Anyone whose pulse has ever quickened watching classic horror and fantasy films should be thrilled by Guillermo del Toro’s “The Shape of Water.” It’s a picture deeply rooted in the beloved post-war apocalyptic movies that del Toro devoured as a kid growing up in Mexico. But fear of annihilation from atomically mutated creatures in films like “Rodan” (1956) or primordial monsters in “Creature from the Black Lagoon” (1954) has morphed into something much bigger. With “The Shape of Water,” Del Toro has married a classic movie genre with a fantastic love story to produce an expansive vision of what it means to be human in today’s world.
It is one thing to be unsettled by monsters as a child. And clearly del Toro’s youthful sense of terror and wonder are still a part of who he is and what he sees. But his concerns have grown up, too. Some directors never do. Despite remarkable technical skill their films remain sophisticated imitations of movies they saw as boys. But del Toro has used his unique sensibility to explore the beauty and ugliness buried in all people—and creatures.
Del Toro has done this before in “Pan’s Labyrinth” (2006), where he essentially took a fairy tale and turned it into a dark allegory about the rise of fascism in Spain before World War II. A young girl threatened by an evil stepfather found sanctuary in the world of her imagination, guided by an otherworldly creature with eyes in his hands who could see the true nature of things.
With “The Shape of Water,” del Toro’s flight of fantasy is even deeper and more resonant. Set at the height of the cold war in the early ’60s, the story is introduced as “the last days of a fair princess’ rein.” She is Elisa (Sally Hawkins), a cleaning woman on the midnight shift in a top-secret space research center at a time when America is racing the Soviets to conquer the heavens. A mute orphan with huge sad eyes and expressive mouth, she is like a waif from a silent film whose face registers her every emotion. Befitting her stature as a semi-mythical creature, she lives above an old movie palace with film cans stored in her apartment.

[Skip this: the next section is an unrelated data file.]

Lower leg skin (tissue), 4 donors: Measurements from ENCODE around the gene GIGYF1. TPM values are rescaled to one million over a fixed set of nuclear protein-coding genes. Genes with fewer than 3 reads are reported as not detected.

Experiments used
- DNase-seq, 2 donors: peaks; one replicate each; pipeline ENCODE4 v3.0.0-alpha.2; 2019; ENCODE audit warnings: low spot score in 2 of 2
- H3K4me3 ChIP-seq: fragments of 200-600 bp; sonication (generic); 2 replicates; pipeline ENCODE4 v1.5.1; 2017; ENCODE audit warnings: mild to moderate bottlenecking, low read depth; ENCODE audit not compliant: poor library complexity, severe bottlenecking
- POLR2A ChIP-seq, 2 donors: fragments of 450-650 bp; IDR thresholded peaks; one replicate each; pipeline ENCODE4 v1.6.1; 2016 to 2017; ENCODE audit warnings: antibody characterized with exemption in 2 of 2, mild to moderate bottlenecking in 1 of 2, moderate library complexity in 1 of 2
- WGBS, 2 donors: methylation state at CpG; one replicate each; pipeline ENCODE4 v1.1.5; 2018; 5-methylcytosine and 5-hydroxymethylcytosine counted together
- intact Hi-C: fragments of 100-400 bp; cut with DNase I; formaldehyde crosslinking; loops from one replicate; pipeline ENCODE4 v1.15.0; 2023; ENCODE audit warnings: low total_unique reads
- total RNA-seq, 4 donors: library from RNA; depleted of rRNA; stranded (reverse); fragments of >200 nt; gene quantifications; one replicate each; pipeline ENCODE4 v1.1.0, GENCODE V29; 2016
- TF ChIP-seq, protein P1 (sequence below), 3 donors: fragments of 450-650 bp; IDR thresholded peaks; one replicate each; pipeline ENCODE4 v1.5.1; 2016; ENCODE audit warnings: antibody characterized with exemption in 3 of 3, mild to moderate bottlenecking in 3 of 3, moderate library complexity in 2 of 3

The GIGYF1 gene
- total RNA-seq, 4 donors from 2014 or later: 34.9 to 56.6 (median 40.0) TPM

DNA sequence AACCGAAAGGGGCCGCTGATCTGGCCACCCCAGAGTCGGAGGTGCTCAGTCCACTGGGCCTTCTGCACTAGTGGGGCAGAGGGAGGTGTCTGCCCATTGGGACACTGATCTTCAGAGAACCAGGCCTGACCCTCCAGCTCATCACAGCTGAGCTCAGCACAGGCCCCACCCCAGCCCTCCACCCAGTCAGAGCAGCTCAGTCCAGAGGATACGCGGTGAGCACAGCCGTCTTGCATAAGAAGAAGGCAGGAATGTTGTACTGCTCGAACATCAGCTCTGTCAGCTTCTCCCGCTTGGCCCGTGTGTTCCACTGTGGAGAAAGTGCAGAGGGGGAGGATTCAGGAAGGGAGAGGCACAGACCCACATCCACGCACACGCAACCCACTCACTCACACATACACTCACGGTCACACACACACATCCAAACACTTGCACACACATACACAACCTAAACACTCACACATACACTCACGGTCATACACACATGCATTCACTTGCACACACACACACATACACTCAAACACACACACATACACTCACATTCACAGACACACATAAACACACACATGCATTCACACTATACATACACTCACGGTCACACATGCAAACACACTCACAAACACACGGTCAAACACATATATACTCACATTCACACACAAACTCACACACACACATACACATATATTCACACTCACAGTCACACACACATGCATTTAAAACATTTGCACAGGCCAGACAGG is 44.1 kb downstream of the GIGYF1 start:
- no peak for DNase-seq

With her friend Giles from across the hall (the endearing Richard Jenkins), she watches Golden Age musicals on a black and white TV, and then kicks up her heels on her way to work. Into this cozy little world comes magic from another kind of movie. A great “asset,” a half-man, half-amphibian, rumored to be a god to the natives, has been unearthed in a South American swamp and brought to the lab (roughly the plot of “Creature from the Black Lagoon”) under heavy security, guarded by his sadistic captor Strickland (Michael Shannon). He subjects the creature to random blasts of electric current from a cattle prod, fittingly known, given today’s political climate, as an “Alabama Howdy-do.”
In this kind of film, it is no surprise that the creature, all shimmering gills and green scales, has a romantic soul to match Elisa’s. As the two discover each other, with at first a hardboiled egg offering and then some soothing show tunes, they fall in love. Though they are way more than sentient beings from opposite sides of the track, the inspired screenplay by del Toro and Vanessa Taylor sees them as compatible outcasts in a world where they have been subjected to the awful cruelty of humanity.
The government’s idea is to send the captive into orbit without having to risk a real human life. Or even worse, cut him open as a science experiment before the Russkies can get their hands on him. Elisa hatches a desperate plan to sneak him out of the lab, aided and abetted by her co-worker and protector Zelda, played by Octavia Spencer with all the warmth and sensitivity the scientists are lacking.
It’s a hair-brained scheme almost out of a screwball comedy that only someone desperately in love could dream up. For a brief moment the star-crossed couple is together as the creature marinates in the bathtub before his intended release into the ocean. But the forces of evil, Russian spies and government agents present a challenge to a clean escape and a happily-ever-after ending.
Much of film feels like it’s taking place underwater as if it were set in Atlantis by way of Baltimore. Del Toro, with production designer Paul D. Austerberry and cinematographer Dan Laustsen, has fashioned a mid-century modern wonderland with a color scheme of primal reds and greens that looks like an old Technicolor movie gone to seed. The shiny corridors of the space center glow with nefarious purpose that suggests the paranoia and absurdity of “Dr. Strangelove.”
But it is the lighthearted romance of musicals and old Hollywood movies that animates the story. Throughout the film, del Toro weaves in strands of social commentary with a light touch that still stings. Casual references to racism, bigotry, homophobia and the phoniness of the American dream, make the film seem painfully relevant today and more than a period piece or exercise in genre stylishness.
That del Toro can seamlessly meld the whimsical, playful and profound into a moving film is a tribute to his formidable imagination. He has not lost his faith in the power of movies to lift and transform ordinary lives into something special, even in the face of monstrous people. With “The Shape of Water,” he’s created a modern fairy tale for a disillusioned age.